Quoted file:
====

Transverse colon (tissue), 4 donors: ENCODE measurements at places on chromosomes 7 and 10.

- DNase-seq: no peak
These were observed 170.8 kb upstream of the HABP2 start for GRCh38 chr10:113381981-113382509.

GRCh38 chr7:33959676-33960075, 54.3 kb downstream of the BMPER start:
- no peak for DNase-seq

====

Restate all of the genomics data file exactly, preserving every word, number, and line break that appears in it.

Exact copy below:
Transverse colon (tissue), 4 donors: ENCODE measurements at places on chromosomes 7 and 10.

- DNase-seq: no peak
These were observed 170.8 kb upstream of the HABP2 start for GRCh38 chr10:113381981-113382509.

GRCh38 chr7:33959676-33960075, 54.3 kb downstream of the BMPER start:
- no peak for DNase-seq